2. Bazinga! Kids will not have their own desks. We already have communal supplies. In addition, I have purchased bins for students’ journals, Math workbooks, etc. In the past, each homeroom student had their own desk and then the other two fifth grade classes came in for writing in my room. There were multiple complaints a week of missing supplies from kids’ desks. Not anymore. Kids have a three ring pencil pouch in their binder for the other two classes outside of my room. When they are in my room, I think they will use the communal supplies mostly. Along with not complaining about missing supplies, this plan will allow for desks to be moved around easily since they will be SO lightweight. The placement of desks will now be as flexible as the use of the carpet remnants. Side note: On the first day of school, fifth graders are nervous and want to know where they are sitting. Temporary name tag tents will be on the desks to ease the transition to this new kind of classroom environment.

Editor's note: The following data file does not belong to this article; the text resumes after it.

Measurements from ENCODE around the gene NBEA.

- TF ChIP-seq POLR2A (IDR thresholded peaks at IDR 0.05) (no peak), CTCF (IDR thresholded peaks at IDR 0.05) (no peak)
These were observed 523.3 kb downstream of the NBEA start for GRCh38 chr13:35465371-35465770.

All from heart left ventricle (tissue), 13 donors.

3. Now my homeroom class will be able to work together to figure out how we can make the library area larger. This plan allows for students to have a big say in where things will go in the room to make their learning successful.